Lamborghini is eyeing the 2021 Le Mans hypercar class, according to a report from the UK’s Autocar. If Lamborghini decides to commit—and Lambo bossman Stefano Domenicali was clear the company has not yet decided—it might fiddle around with the one-off SC18 as an entry point.
“We don’t have the budget to invest in a totally new project, but the SC18 shows that we have a base for what could be an interesting approach,” Domenicali told Autocar. “The car shows that we have internal capabilities for such a project.”
Translation: Lamborghini could dominate Le Mans… if it wanted. We hear hypercar muscle-flexing happening, and that’s exciting.
The SC18 is a one-off built by Lamborghini motorsports division Squadra Corse tapping into the Aventador SVJ’s raucous V-12. Yes, it looks properly pointy and obscenely aggressive—but we’d be most excited to hear an appropriately-regulated version of the high-revving V-12 around the Circuit de la Sarthe. The streets are aliiiiive… with the sound of Lamborghini…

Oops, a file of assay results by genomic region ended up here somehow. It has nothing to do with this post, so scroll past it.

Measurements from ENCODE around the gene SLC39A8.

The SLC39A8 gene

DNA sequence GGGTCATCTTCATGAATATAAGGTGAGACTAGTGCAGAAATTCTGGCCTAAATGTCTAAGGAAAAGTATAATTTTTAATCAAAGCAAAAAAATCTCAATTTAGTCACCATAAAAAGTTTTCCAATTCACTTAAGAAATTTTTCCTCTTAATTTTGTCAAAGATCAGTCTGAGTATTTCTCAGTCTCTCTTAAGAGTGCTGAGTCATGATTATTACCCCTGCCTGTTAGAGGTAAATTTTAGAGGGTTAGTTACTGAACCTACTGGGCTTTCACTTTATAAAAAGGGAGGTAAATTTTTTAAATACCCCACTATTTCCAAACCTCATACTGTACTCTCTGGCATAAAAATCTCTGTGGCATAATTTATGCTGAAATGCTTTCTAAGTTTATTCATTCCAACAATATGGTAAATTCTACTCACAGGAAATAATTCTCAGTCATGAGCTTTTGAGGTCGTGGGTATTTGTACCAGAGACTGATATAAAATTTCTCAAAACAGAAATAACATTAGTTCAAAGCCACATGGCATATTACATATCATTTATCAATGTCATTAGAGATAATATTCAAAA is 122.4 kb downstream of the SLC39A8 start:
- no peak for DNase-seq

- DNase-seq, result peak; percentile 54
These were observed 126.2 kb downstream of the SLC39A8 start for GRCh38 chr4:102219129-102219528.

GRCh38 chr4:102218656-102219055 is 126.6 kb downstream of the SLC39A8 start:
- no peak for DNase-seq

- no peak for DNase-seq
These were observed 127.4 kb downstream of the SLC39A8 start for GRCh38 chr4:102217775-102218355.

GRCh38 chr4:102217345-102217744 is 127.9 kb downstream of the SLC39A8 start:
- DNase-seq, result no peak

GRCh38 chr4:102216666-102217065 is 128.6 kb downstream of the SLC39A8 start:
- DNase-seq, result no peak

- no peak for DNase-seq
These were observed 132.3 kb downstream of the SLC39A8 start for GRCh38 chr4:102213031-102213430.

Whether or not Lamborghini commits to the new top class at Le Mans, the new regulations seem to be successfully attracting new competitors. Aston Martin will tote along a version of the Valkyrie—though it was sure to remind us that the naturally-aspirated 1160-horsepower V-12 will require detuning to fit WEC regulations. McLaren is demonstrating interest in the class, as well, reports motorsport.com. (Ford and Ferrari, meanwhile, don’t seem keen.)
Toyota, unsurprisingly, appears eager to continue in the replacement class for today’s LMP1 group. Back in 2018, Toyota laid down the gauntlet for anyone hoping to challenge its recent dominance of the top class. This spring, the Japanese automaker announced it is producing a road-going version of the GR Super Sport hypercar concept as a homologation special that will give the green flag to the Le Mans-going hypercar version.
We’re pumped for wild new concepts to go through the endurance-racing wringer. The unofficially-named Le Mans hypercar class will hopefully bring new manufactures wheel-to-wheel and ignite the fumes of high-powered rivalries. We can only imagine the network of drivers among F1, DTM, and GT circuits that Aston Martin, Toyota, and McLaren could attract to this hypercar class—let alone the privateer efforts that these new regulations could entice.
If we can be patient, who knows what may trickle down the production car pipeline?